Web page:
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  • On John Hollander’s “Owl”
  • Eleanor Cook

Suppose we start with grammar, assuming we’ve glanced at the look of “Owl” on the page, as if through the eyes of May Swenson. Here is the way she began to read a poem: “I like to see the poem first as a shut box or package to be opened, within which is an invention whose particular working I hope to discover. Something can be felt about it even before beginning to read: its profile on the page, its regular or irregular pattern of stanzas, length of lines, their symmetry, its wide or thin shape, its look of bulk or lightness.” 1 So here, we observe a one-word title: a noun, no article, and so more like Bishop’s “Sandpiper” than Frost’s “The Oven Bird.” Then quatrains, twenty-four of them, each shorter in its third and more in its fourth line; the pulse iambic and 5 5 4 3 (pentameter twice, tetrameter, trimeter), the rhyme a b a b. Each stanza, in little, looks and listens like an owl, narrowing down to its fourth line, listening to the sounds and silences both—the sounds of the full end-rhymes, assonance, midline rhyming, schematic echoes, and so on; and the silences resonating in the vacant space left by one fewer foot in the third line, then two in the fourth, an effect especially noticeable in the end-stopped lines. This stanza form is (I believe) John Hollander’s own, 2 and it teaches us how to listen better. Owls hunt with their ears as well as their eyes, and with only their ears if necessary.

In starting with grammar, I am simply choosing one partner in the dance of grammar, rhetoric, and dialectic that constitutes all writing. I shall touch on lexical questions and two senses of voice, before turning to the heart of the matter, the poem’s figuration and fable, then end [End Page 167] with some remarks on “Owl” as part of all Hollander’s work and also as a poem of our moment.

The grammar, then, and first the syntactic variety of the sentences. T. S. Eliot wrote in 1918 that technique is not simply “what may be learned from a manual of prosody. This is making technique easy. . . . Technique is more volatile; it can only be learned, the more difficult part of it, by absorption. Try to put into a sequence of simple quatrains the continuous syntactic variety of Gautier or Blake . . . .” 3 Something of Hollander’s distinctive voice in both poetry and prose lies in his great command of grammatical structures, including his syntactic variety. “Owl” is strongly predicative in style (note the complex syntax, and the remarkably high use of participles, past and present). The sentences give the effect of generating themselves, especially through their parallel grammatical constructions, where the last term in a double or triple set is likely to be modified by a clause or phrase—the whole sentence ramifying and exfoliating, as if we were watching a zoological or genealogical tree grow under our eyes. [See, for example, the parallel participles in the last line of stanza 4 and stanza 5: “Taking heed . . . you more than see.” Or consider how one participle leads to another in stanzas 15 through 17, beginning with “Trembling . . . .”]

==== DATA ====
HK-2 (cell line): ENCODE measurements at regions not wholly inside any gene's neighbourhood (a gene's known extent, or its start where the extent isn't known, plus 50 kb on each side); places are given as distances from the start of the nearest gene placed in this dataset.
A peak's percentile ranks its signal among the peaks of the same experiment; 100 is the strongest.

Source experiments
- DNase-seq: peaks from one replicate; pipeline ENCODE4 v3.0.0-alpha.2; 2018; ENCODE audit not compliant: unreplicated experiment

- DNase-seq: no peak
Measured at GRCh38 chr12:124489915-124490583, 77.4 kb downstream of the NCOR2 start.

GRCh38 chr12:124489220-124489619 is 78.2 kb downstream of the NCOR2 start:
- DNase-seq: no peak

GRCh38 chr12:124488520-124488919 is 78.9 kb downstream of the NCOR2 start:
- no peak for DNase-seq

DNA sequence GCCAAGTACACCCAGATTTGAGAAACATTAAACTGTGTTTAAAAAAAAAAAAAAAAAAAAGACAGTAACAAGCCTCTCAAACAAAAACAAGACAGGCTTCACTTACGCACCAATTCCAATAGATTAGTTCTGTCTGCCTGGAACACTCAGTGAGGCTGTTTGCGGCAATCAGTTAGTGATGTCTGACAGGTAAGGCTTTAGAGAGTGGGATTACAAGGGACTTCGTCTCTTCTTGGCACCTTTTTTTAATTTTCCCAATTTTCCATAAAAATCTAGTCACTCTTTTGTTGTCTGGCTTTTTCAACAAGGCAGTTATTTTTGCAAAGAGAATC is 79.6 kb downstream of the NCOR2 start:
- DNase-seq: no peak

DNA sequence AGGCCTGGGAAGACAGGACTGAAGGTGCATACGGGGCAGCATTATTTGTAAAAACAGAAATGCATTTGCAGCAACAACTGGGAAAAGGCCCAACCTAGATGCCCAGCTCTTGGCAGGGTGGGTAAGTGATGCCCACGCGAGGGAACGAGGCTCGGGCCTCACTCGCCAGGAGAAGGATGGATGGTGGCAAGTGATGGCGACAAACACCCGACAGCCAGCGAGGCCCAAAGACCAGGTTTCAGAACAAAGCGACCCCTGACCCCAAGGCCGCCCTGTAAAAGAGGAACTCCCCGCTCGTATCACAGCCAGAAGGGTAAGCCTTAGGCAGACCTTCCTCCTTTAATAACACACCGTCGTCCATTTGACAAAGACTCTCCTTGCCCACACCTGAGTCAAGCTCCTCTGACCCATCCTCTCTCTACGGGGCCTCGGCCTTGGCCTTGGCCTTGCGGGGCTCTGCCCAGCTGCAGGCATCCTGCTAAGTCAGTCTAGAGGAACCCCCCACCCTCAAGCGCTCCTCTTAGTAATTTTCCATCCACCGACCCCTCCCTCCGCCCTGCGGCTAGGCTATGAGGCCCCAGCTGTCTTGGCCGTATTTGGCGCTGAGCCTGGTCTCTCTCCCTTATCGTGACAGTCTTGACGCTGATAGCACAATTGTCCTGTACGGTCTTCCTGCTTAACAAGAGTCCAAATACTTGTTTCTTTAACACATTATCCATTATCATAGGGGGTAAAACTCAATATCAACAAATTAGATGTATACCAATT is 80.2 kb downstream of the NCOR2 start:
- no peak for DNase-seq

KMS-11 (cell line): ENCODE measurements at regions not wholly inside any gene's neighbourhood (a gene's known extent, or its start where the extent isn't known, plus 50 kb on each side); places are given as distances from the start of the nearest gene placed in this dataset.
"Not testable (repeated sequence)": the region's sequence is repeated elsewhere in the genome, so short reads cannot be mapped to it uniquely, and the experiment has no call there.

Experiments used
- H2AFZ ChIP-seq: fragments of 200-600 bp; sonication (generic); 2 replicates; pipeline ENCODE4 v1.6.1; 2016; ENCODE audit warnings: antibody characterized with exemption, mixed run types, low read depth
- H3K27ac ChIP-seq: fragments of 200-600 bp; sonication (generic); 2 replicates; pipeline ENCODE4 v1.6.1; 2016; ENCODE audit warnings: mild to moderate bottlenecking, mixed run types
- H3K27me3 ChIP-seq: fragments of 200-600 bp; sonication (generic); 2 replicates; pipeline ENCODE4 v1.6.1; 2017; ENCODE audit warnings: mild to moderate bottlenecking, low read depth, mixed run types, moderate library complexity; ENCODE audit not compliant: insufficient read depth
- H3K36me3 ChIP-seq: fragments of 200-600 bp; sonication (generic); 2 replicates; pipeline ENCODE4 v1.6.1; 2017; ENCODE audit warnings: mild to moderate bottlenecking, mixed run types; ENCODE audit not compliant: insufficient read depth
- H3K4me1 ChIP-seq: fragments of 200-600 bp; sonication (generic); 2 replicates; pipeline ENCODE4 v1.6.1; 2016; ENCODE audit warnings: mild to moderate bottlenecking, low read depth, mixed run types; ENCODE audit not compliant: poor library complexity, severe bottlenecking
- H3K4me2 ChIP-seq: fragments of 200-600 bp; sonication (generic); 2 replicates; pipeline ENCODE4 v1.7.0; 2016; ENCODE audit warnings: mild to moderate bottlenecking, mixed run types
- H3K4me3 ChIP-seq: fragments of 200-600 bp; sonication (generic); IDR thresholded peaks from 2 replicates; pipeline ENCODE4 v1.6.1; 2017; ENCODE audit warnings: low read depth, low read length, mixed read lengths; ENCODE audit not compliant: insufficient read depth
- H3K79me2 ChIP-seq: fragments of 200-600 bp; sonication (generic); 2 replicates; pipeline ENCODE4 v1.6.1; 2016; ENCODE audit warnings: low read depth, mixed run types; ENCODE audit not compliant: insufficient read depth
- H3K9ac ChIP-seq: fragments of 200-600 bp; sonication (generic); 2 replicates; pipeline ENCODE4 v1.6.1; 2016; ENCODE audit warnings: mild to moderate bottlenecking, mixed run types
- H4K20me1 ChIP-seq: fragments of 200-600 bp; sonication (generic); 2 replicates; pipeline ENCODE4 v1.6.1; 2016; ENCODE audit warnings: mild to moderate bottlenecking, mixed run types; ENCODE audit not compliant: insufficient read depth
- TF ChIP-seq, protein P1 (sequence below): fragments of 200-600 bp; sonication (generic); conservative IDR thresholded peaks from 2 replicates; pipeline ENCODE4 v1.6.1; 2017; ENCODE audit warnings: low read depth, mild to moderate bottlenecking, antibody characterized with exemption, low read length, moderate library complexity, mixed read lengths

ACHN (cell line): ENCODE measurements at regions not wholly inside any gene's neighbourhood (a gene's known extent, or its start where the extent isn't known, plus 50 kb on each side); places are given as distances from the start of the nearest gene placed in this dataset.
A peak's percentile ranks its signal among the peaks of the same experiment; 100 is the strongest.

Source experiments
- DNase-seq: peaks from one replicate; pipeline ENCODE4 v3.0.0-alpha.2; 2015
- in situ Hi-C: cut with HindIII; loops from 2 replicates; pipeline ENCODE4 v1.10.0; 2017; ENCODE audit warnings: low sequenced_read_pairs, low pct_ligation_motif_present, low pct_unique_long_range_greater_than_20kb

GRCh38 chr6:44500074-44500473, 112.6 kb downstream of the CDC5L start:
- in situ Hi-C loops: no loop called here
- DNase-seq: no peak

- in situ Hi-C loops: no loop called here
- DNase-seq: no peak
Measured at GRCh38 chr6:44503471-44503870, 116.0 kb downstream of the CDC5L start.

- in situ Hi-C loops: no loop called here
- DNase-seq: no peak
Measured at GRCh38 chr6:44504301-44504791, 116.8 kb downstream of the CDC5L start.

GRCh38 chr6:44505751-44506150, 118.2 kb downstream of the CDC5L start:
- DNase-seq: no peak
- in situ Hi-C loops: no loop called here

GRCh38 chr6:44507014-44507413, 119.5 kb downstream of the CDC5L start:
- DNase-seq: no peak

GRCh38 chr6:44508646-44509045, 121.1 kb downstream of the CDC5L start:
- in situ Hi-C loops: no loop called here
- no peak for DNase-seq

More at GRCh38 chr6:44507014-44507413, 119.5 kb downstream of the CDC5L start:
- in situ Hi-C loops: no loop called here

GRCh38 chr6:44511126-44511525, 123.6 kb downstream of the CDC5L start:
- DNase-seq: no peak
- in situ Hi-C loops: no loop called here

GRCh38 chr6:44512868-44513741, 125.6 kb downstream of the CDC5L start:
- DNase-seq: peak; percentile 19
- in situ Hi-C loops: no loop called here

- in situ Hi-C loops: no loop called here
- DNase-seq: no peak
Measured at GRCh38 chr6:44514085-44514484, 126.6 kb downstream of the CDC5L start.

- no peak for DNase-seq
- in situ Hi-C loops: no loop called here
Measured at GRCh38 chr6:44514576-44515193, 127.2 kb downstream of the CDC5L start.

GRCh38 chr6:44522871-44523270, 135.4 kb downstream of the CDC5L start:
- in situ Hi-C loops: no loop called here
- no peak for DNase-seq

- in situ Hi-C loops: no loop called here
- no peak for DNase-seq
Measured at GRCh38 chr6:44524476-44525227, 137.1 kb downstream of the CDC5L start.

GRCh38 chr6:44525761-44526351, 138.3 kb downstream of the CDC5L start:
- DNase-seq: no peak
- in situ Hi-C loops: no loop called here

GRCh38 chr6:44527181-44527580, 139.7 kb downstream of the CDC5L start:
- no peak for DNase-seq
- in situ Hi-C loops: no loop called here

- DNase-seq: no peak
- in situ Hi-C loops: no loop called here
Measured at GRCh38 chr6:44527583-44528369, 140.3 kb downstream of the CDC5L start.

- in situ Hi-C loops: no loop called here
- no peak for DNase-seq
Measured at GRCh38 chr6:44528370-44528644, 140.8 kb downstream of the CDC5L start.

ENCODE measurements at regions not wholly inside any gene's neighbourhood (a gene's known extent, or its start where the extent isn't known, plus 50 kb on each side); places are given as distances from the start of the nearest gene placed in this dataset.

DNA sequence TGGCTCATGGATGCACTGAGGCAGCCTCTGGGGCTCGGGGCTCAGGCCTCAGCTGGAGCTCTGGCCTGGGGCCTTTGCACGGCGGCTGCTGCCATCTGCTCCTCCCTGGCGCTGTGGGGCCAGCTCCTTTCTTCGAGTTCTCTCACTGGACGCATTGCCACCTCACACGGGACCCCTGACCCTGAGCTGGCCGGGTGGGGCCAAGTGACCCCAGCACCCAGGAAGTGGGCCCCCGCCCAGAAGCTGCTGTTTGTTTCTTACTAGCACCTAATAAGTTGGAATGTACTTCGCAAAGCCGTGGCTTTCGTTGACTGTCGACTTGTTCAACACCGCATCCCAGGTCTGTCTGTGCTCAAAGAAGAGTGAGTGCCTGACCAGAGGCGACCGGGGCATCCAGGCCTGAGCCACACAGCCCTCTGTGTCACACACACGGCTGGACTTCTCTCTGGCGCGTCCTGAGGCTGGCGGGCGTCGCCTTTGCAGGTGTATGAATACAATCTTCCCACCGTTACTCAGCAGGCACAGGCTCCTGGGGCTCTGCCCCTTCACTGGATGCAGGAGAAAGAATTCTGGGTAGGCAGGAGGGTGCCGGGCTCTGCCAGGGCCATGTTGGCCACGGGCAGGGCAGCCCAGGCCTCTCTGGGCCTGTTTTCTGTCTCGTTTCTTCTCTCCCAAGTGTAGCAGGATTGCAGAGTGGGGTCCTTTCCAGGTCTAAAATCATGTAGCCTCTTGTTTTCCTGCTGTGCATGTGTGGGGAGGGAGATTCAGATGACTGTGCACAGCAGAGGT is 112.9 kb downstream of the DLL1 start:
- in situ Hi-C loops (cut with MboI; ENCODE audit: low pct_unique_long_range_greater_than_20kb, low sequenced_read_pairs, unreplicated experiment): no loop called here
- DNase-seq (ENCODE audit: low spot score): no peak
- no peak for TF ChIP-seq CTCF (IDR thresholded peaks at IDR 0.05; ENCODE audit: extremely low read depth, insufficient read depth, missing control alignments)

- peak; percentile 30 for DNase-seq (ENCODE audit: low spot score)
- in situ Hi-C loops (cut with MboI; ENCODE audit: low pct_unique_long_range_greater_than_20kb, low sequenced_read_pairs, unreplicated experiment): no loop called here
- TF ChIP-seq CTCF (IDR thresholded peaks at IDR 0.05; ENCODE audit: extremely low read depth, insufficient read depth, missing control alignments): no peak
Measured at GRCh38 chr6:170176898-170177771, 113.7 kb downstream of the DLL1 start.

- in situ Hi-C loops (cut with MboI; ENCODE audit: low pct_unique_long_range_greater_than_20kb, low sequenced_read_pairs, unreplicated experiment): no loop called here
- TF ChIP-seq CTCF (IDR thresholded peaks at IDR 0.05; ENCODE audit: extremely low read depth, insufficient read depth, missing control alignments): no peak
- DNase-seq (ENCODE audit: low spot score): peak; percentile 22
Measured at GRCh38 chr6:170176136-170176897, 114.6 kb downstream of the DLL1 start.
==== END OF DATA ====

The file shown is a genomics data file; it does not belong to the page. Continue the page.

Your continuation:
Such syntactic energy gives a quick, vital rhythm to the sentence—a fast pace, given the richness of thought, hints, implications. A pace sometimes slightly nervous, curbing and steadying its own energies, partly through the regular beat of the simple rhyme scheme and quatrain. It seems to me that the forward propulsion of both the grammar and dialectic is steadied, directed, by the rhetorical schemes—that rhetoric here offers what I want to call something like a discipline of simplicity. This is a function we may not associate with rhetorical schemes, those “surface patterns of words” that “carry no meanings per se.” 4 In Roman Jakobson’s terms—and his discussion of parallelism was really the only thing that helped with what I was hearing—what I am hearing is the pull between a regular, simple parallelism of stanza form and a much-varied, complex parallelism of...

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pp. 167-176
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